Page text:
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Given C>0. Let $f,g,h$ be $L^2$ functions such that $f,g,h$ have a compact and finite-measure support, and $f*f(x)=g*g(x)=h*h(x)=f*g(x)=g*h(x)=f*h(x)=0$ (where $*$ is the convolution) for all $|x| > C$.

Does that imply $f(x)=g(x)=h(x)=0$ for all $x$? What is I won't require $f*f=g*g=h*h=0$? What if we had two functions $f,g$ instead of three $f,g,h$, and $f*f(x)=g*g(x)=f*g(x)=0$ for all $|x| > C$? Will it imply they both identically zero everywhere?

If not, please provide (or hint to) a counterexample.

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Could you provide us with some motivation why you want to do this? Please check the FAQ if MO is appropriate for your question. – David Roberts Nov 13 '12 at 4:43
it's quite complicated to explain, i need it to investigate a class of partial differential equations – Ohad Asor Nov 13 '12 at 4:46
i'm not a student, this is for real research – Ohad Asor Nov 13 '12 at 4:46
up vote 3 down vote accepted

I don't know why you say "compact and finite measure". Every compact set has finite measure. Fourier transform of a function with compact support is an entire function. Fourier transform of a convolution is the square of the Fourier transform. So EACH of the equations $f*f=0$ or $f*g=0$ already implies that $f=0$ and $g=0$, and so on. This answers your first question.

But in the second question you ask what follows from $f*f(z)=0$ for large $x$. Nothing follows. If you have two functions with compact support then the support of the convolution is also compact.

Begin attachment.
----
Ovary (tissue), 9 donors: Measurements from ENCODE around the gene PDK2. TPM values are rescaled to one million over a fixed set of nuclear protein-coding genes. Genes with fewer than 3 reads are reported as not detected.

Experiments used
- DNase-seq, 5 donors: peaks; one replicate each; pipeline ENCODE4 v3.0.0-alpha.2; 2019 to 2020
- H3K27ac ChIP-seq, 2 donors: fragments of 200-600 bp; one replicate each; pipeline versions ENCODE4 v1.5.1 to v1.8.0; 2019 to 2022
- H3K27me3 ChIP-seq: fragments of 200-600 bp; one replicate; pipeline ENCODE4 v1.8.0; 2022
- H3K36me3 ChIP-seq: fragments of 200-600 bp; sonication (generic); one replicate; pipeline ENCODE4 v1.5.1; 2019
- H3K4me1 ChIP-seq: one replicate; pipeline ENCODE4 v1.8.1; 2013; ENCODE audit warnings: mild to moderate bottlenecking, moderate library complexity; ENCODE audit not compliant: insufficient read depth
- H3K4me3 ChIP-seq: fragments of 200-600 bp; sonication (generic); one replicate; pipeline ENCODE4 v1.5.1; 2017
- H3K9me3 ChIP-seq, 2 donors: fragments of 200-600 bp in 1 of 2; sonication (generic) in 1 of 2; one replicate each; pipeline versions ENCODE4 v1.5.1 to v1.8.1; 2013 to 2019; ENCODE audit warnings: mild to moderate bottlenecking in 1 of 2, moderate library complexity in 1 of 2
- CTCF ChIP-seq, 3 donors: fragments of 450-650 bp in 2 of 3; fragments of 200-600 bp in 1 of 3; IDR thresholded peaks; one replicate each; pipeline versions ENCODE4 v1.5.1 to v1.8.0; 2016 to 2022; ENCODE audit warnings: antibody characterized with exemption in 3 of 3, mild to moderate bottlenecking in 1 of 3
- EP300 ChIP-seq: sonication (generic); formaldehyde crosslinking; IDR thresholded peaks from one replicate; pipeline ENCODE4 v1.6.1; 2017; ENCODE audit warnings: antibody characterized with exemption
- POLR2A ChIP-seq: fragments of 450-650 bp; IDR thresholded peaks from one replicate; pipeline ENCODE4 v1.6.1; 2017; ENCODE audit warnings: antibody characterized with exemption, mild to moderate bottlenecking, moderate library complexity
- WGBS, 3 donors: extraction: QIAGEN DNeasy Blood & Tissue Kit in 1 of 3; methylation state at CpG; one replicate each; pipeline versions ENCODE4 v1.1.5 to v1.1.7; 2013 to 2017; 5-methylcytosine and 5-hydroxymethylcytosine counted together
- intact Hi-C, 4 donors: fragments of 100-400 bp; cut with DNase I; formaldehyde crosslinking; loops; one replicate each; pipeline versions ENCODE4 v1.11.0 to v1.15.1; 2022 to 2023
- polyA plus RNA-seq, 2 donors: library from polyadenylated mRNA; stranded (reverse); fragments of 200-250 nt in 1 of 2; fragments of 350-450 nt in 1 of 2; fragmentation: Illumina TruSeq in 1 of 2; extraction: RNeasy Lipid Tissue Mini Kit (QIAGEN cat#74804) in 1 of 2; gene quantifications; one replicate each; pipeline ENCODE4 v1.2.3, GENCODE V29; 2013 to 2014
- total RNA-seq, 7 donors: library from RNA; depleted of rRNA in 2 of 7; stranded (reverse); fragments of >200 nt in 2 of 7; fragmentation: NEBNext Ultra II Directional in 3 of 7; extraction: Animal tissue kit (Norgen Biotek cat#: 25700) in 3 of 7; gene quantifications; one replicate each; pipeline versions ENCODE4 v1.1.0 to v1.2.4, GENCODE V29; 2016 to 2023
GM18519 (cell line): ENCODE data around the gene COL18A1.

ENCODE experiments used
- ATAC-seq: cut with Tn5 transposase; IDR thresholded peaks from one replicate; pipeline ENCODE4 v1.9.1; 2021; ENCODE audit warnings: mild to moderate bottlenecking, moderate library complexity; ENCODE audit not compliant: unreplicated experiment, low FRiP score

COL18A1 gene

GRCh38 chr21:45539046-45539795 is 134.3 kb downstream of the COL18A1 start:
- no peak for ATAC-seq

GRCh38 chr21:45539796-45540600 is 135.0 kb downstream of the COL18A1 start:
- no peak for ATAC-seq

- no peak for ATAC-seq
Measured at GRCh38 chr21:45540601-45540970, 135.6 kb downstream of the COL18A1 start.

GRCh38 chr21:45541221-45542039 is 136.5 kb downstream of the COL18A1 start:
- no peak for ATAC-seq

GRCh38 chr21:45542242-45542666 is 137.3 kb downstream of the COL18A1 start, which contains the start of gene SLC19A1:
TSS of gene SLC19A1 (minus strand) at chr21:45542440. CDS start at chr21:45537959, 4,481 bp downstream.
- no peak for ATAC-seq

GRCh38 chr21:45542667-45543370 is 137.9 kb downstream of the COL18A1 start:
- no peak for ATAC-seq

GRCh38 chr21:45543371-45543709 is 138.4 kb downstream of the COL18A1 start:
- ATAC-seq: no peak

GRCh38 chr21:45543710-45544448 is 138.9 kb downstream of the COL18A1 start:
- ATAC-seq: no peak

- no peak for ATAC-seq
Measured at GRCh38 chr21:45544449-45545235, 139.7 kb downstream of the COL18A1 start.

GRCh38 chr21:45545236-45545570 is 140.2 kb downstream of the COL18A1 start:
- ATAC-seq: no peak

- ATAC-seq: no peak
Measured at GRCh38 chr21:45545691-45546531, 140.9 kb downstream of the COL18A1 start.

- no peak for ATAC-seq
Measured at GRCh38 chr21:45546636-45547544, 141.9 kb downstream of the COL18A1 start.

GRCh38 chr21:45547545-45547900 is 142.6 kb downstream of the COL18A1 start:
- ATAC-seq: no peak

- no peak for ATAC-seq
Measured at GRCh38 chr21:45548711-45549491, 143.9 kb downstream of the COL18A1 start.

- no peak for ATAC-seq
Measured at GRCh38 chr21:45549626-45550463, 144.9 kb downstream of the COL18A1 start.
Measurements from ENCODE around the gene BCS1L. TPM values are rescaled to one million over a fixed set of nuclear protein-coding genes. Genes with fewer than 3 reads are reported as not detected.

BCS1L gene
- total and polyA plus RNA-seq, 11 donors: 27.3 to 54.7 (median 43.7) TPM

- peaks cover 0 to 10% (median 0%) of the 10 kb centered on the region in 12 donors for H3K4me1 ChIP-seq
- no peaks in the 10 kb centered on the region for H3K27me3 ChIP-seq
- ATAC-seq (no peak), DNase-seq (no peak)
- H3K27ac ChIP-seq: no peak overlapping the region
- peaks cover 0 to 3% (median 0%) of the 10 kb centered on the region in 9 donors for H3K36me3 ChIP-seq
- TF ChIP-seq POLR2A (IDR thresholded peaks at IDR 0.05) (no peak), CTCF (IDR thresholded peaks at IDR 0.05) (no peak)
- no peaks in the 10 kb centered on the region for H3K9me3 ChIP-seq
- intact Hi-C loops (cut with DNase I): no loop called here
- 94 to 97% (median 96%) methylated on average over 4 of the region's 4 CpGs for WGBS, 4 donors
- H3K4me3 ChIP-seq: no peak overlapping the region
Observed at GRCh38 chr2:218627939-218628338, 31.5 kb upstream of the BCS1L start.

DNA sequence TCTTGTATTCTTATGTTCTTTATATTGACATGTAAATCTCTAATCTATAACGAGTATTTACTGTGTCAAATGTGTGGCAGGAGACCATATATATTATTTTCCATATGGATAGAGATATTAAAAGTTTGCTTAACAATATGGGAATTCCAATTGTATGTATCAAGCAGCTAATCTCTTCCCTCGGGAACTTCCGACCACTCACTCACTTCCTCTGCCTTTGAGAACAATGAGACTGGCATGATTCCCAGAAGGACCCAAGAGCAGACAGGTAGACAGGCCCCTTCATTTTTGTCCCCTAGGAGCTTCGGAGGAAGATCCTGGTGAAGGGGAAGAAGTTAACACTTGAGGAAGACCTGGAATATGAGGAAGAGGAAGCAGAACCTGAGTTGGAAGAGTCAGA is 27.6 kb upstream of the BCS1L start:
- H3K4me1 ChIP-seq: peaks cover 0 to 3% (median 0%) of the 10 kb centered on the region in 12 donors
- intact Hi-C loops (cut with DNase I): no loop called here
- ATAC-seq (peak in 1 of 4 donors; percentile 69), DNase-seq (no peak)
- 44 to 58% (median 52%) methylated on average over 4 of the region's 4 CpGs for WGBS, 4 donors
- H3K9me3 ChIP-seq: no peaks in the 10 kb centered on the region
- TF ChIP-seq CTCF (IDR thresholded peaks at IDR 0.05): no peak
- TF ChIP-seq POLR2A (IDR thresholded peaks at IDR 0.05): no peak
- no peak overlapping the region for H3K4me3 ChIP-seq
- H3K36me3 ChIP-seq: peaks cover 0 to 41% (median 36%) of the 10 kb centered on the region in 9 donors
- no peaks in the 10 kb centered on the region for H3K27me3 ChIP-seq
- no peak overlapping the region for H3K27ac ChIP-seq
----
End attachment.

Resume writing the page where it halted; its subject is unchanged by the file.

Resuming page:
However, if $[a,b]$ is the convex hull of the support of $f$ and $[c,d]$ is the convex hull of the support of $g$, then the convex hull of the support of $f*g$ is exactly $[a+c,b+d]$. Not smaller! (Here I use the assumption that functions are in $L^2$, and that we are dealing with functions of ONE variable). This is Titchmarsh's theorem.

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Thanks! Please note that I'm not talking about the convolution of the Fourier transforms, but of the functions themselves. Fourier transform doesn't appear in the question at all. – Ohad Asor Nov 13 '12 at 16:31
Ohad, where is Alexandre talking about convolution of Fourier transforms? He is talking about the Fourier transform of a convolution of functions being the pointwise product of the Fourier transforms. – Yemon Choi Nov 13 '12 at 22:06
OK I reread the answer and got it. – Ohad Asor Nov 14 '12 at 3:28
regarding compactness and finite measure: look at the set which is the union of all closed intervals [4n,4n+1] where n is natural. isn't it both compact and infinite measure set? – Ohad Asor Nov 14 '12 at 4:39
On my opinion, this set is NOT compact. I was taught (and teach my students) that the set on a line is compact if and only if it is closed and bounded, am I wrong? – Alexandre Eremenko Nov 14 '12 at 16:59


First: L^1 is an algebra under convolution, but if $f$ has compact support and is in $L^2$ then it is in $L^1$.

Your functions have all compact support. Since $supp(f * g)\subseteq \pm supp(f) \pm supp(g)$ your condition with $C$ is always satisfied.

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Thanks! I was not aware of Titchmarsh convolution theorem So I guess the answer whether there are such $f,g,h$ depends whether $C$ is belongs to their support or not. Is that what you meant? – Ohad Asor Nov 13 '12 at 7:26
I wrote the question mistakenly, I meant C is given. I edited the question to fix it. – Ohad Asor Nov 13 '12 at 7:44

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